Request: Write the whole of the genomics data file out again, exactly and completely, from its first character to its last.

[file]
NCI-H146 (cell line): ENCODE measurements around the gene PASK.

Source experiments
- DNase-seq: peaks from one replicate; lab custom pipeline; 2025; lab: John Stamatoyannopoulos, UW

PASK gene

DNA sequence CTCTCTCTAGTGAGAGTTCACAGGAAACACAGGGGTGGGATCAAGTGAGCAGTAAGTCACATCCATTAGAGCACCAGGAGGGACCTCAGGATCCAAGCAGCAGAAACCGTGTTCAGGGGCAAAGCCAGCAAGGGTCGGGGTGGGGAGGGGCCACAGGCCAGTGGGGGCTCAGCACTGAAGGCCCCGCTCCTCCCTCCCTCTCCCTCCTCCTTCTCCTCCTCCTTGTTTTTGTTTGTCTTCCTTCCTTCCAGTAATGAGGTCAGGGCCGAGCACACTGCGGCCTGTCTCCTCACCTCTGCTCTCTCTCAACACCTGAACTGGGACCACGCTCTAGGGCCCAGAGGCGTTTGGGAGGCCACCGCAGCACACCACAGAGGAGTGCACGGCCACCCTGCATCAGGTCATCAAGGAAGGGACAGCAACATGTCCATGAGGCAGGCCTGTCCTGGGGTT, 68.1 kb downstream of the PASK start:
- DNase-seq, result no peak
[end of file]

NCI-H146 (cell line): ENCODE measurements around the gene PASK.

Source experiments
- DNase-seq: peaks from one replicate; lab custom pipeline; 2025; lab: John Stamatoyannopoulos, UW

PASK gene

DNA sequence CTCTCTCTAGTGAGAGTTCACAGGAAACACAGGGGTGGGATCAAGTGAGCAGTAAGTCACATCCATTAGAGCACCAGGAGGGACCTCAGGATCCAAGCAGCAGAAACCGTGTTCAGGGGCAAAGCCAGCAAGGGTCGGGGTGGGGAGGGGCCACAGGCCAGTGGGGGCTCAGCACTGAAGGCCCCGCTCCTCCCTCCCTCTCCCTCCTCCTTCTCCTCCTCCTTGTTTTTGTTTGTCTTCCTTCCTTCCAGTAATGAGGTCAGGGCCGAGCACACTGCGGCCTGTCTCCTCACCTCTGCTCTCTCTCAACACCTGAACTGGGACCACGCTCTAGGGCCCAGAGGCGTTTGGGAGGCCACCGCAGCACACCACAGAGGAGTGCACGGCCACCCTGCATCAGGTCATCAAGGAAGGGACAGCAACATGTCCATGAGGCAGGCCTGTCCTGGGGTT, 68.1 kb downstream of the PASK start:
- DNase-seq, result no peak